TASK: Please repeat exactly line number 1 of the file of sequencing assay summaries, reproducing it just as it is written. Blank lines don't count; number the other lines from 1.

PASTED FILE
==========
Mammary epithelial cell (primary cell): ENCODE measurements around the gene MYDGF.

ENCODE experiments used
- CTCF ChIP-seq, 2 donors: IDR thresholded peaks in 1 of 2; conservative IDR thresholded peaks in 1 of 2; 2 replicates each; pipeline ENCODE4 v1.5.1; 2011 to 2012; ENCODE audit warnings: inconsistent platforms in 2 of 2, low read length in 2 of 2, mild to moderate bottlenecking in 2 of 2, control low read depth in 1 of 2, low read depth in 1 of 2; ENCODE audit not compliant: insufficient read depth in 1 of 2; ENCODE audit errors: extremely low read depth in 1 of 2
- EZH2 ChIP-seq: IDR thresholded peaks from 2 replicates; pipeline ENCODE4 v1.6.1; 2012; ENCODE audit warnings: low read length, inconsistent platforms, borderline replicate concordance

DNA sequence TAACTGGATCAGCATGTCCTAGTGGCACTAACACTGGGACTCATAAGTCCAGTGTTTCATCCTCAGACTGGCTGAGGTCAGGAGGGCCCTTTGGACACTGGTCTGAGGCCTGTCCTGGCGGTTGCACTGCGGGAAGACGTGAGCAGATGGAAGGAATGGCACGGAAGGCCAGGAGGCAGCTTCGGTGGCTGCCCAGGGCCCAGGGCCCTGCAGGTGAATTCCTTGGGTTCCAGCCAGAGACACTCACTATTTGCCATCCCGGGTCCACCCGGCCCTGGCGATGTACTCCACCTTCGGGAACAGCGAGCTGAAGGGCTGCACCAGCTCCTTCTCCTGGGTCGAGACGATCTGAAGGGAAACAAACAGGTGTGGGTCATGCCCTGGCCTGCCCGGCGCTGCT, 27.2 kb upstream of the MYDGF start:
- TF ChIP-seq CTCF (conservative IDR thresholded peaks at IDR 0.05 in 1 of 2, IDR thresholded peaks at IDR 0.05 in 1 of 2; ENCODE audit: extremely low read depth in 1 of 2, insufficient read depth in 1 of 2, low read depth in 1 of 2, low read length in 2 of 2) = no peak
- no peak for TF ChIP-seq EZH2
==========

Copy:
Mammary epithelial cell (primary cell): ENCODE measurements around the gene MYDGF.